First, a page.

I must note that I’ve wasted considerable amount of time on this error message. When copy/pasting, I’ve failed to close a bracket in a HQL query, and even more – the bad expression exceeded the screen space and without an editor that would complain, once again (remember NHibernate “Could not find the dialect in the configuration” “Could not compile the mapping document”) – I was left alone with NHibernate error handling :(. And it did not only complain about query aliases – it complained even about the mostly used mapping names.
The good thing is that I revised my NHibernate mapping knowledge and querying capabilities which turned out to be a great confidence booster. However, I still can’t tell if this is only a problem with an oldish 2.0 NHibernate version or not.
Yesterday I’ve done a small change in a deployment script that was supposed to “only” allow write permissions to a registry key values. I’ve had little luck with regini.exe and cacls.exe, so I’ve quickly found a free replacement – setacl.exe. If you need to quickly do something with it – forget the docs – go straight to examples.
However, one thing got me even more – when dealing with windows security trying to support different languages, you’d better know about this (list): Well-known security identifiers in Windows operating systems.
You don’t want to rely on yourself remembering how administrator username is spelled in Spanish or French (or even care about that), do you?
An extremely undescriptive error message took hours of my valuable time. Of course, we are talking about XmlSerializer trying to parse an XML file. What actually happened was that an inherited piece of code caught and ignored this error, while I’ve configured my Visual Studio to break on System exceptions, so it appeared to be a cause of another error!
Seemingly obvious action got me more than once.
git push origin :branchname
is the way to go.
Of course, I’ve expected something like:
git branch -d origin/branchname
but it wouldn’t work.
Redmine is so cool issue tracker, that I’ve had to give it a shot.
Unfortunately, even on ubuntu server, where apt-get is supposed to make life easy, it’s by no means trivial to setup.
I’d like to give a suggestion on how to make email notifications work.
OK, this was not intuitive at all. I can quickly find page like this: http://technet.microsoft.com/en-us/library/cc754631(v=ws.10).aspx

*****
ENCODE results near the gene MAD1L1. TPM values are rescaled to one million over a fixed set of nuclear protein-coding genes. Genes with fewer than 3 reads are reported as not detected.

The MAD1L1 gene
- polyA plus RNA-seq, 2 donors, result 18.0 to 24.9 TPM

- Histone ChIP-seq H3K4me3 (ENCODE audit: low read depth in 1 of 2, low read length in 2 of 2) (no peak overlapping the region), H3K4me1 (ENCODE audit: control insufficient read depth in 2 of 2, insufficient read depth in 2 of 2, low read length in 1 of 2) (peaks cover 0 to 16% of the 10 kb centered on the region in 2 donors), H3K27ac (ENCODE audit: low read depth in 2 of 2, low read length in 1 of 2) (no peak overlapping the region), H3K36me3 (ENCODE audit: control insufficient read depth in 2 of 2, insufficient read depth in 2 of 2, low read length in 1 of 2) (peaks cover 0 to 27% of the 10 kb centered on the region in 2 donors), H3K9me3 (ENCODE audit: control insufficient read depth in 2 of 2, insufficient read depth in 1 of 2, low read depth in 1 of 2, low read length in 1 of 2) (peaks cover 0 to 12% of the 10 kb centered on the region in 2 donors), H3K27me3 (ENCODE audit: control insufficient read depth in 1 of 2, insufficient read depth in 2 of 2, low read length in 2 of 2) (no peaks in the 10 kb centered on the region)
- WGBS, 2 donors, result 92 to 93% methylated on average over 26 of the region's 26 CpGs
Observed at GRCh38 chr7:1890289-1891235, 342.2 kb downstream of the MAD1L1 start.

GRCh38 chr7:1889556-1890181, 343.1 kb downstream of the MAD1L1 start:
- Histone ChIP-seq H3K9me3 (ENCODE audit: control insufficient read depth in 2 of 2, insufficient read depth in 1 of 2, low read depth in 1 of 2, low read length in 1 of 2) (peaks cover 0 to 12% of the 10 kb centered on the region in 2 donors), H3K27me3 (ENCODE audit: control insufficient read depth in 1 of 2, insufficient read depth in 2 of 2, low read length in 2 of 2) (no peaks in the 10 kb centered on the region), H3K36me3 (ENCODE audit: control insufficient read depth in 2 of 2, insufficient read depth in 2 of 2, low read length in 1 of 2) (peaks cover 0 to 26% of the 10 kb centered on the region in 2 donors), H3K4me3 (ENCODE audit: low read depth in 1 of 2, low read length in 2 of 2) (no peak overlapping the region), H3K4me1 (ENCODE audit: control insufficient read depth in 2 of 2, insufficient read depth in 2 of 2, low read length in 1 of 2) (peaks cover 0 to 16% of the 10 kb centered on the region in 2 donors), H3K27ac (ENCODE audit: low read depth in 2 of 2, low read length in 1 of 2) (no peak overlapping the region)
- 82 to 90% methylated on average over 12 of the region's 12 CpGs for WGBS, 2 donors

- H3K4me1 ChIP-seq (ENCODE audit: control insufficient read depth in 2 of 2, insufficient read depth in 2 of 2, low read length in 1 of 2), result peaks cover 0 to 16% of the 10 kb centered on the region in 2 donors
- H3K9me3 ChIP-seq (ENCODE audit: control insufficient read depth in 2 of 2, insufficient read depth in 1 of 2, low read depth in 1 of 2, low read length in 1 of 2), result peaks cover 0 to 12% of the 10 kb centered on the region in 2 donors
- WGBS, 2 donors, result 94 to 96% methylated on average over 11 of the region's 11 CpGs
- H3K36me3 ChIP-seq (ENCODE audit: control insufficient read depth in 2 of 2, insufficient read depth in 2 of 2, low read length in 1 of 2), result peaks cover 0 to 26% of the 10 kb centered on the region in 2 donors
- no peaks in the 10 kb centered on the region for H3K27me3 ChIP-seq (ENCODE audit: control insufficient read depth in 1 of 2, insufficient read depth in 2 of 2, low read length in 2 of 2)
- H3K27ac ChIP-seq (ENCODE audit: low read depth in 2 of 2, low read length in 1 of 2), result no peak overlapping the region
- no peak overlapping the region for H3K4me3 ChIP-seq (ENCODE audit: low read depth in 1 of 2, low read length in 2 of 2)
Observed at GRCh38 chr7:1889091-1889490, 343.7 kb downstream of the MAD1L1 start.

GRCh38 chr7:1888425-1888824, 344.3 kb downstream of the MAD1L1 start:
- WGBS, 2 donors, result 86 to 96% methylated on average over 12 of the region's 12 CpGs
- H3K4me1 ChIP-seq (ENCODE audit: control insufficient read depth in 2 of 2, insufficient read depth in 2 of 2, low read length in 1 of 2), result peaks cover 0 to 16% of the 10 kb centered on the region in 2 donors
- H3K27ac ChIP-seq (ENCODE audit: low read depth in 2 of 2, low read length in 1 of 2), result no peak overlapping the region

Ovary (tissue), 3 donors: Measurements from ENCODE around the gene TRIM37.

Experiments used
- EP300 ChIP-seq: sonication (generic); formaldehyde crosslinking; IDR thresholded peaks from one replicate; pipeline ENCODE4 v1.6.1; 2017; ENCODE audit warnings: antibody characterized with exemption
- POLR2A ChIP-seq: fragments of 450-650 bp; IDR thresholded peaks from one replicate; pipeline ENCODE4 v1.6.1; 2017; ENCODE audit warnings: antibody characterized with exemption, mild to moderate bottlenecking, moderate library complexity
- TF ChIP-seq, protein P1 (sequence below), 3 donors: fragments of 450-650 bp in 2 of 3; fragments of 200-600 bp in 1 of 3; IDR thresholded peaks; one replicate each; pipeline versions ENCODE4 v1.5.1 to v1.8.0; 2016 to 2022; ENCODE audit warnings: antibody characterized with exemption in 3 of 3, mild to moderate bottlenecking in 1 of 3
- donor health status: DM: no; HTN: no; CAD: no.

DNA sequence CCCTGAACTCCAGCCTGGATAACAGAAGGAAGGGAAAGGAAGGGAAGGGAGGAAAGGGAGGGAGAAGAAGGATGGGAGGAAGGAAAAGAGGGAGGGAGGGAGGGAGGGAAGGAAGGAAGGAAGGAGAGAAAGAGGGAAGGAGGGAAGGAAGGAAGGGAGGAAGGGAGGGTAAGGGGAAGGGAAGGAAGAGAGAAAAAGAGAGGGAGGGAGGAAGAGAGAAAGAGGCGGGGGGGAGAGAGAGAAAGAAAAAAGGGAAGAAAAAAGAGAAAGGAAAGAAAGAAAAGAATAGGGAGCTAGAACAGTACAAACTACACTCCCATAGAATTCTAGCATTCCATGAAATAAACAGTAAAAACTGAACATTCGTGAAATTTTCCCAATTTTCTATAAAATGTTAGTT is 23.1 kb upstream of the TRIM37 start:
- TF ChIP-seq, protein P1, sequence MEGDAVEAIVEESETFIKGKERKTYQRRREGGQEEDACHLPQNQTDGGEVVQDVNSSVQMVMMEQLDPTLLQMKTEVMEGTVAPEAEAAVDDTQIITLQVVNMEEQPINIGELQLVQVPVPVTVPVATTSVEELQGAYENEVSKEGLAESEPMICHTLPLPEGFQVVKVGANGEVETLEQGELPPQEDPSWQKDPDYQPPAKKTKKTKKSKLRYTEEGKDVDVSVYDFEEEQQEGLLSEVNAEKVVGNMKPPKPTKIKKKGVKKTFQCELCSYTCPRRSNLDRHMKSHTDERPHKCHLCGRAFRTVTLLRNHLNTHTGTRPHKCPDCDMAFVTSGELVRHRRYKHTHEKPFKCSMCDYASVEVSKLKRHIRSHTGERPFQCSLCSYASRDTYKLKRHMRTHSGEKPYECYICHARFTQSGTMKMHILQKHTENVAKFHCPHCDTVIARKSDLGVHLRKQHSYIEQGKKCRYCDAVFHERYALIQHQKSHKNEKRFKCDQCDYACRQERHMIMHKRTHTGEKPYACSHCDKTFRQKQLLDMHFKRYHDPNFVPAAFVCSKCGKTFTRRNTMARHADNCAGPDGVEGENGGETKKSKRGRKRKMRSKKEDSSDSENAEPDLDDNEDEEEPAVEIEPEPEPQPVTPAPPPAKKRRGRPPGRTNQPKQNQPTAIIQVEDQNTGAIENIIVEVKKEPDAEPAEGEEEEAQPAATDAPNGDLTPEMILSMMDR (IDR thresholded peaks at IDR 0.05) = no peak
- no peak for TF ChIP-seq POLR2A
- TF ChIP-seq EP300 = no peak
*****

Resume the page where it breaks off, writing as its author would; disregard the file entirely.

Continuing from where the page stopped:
And there is nothing linked to it that would give me an idea why I can’t find Logging feature in the place I’m supposed to activate it.
However, “feature” was the keyword. Great puzzle, Microsoft!
You need to go to “Turn Windows features on or off”, then navigate to Internet “Information Services/World Wide Web Services/Health and Diagnostics” and finally you can turn any logging you wish.
No, that’s not all. A good old computer restart had to be done as well.
These are the show-stoppers for me for quite a while. I was using the example from the book trying to replace App.config (in my case Web.config) with hibernate.cfg.xml so I can have different configuration in a test project, but these two guys kept showing up.
The “dialect thing” actually tells us that hibernate.cfg.xml has not been processed at all, and it probably also made interpretation of the mapping file impossible as well.
Recently I’ve been checking out PHP sources of a friend’s web application. I’ve decided to use Gedit, as we needed a quick solution and eclipse was not in place (yet). We’ve managed to setup file permissions and database pretty fast and finally – we got the application working, but no script-generated images were showing.
Interesting enough – downloaded image files appeared to have normal sizes (and different ones, too), but browser couldn’t display them. Neither could any of imaging software available.
As a person coming from technical background, I’m always tempted to fantasize about exciting technical solutions on the web that make big commercial wins. Most people around me do. Of course, there is a number of web & IT businesses that started in a garage (sounds familiar, huh?) and reached sky heights, but most of the mortals should probably go for something much simpler.